“When we approached Made Smarter for help with upgrading our production process, I never imagined that we’d achieve so much so fast. Made Smarter made us think bigger and smarter, encouraging us to capture manufacturing data as a way of improving the accuracy and consistency of the product. It has given us the platform and the confidence to take that next step.”
Butlers Farmhouse Cheeses, based in Preston, has been wrestling with supply chain disruption during the pandemic.
Matthew Hall, Commercial Director, said investing in software systems enabled the business to be more flexible and agile.
“As an artisan producer we are about innovation, it’s in our DNA,” he said. “That includes the manufacturing process which can be labour intensive but adds value to that finished product, but then there are other auxiliary processes which are labour intensive but don’t add value.
“Working with Made Smarter we identified the solution lay with planning and systems, and we looked to increase and integrate that robust process control across our departments. That enabled greater transparency of information and allowed us to be more agile, to have that information at our fingertips and be able to react to changing customer demands.”
Some food and drink manufacturers have benefited from the Made Smarter Leadership Programme, designed to equip SME managers and directors with the strategic view and the skills needed to successfully pursue smarter manufacturing.
Jason Hill, Head of Production at Eden River Brew Company, based in Penrith, used his experience of the eight-month programme to develop ideas to improve his stock control system.
He said: “The leadership programme was extremely helpful providing a number of tools and methods which have been really useful in the business.”
These success stories illustrate the positive impact that digitalisation can have on a sector worth £3.3bn in the North West and that employs more than 45,000 people*.
Made Smarter, which has supported hundreds of businesses to deliver an additional £176 million in gross value added, is now keen to reach more SMEs across the entire food and drink supply chain and has produced a free guide to help demystify digitalisation and drive technology adoption.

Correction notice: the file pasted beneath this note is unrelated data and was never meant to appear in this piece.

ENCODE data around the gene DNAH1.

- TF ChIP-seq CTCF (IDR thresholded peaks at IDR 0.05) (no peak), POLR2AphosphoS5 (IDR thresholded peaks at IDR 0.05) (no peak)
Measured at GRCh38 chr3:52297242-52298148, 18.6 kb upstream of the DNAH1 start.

The downloadable document includes topics such as how to get started with digital technologies, infrastructure management, increasing control, reducing waste and boosting sustainability, enhancing traceability, and how to hit new trends.
Alain Dilworth, North West Adoption Programme Manager at Made Smarter, said: “While the North West is home to some of the food industry’s biggest names such as Nestle, Heinz, and Kellogg’s, it is also brimming with innovative small and medium sized enterprises across the entire supply chain, working hard to ensure we continue to enjoy our favourite food and drink from farm to fork.
“The triple challenge of the pandemic, Brexit and the net zero agenda, have created a perfect storm for the food and drink industry, impacting SMEs more than most. But despite these pressures, many of these businesses have shown resilience and determination to keep up with the fast moving industry and are working with Made Smarter on their digital transformation.
“From using robotics and process control technologies to improve sustainability and automating data collection points to create a line of traceability, technologies are not only helping producers overcome challenges, but also unlock a whole host of opportunities.
“To help demystify digitalisation and help SMEs to their first step, we have produced some crucial guidance as well as explained why implementing digital tools is such a priority in this sector.”
This was posted in Bdaily's Members' News section by stuart greer .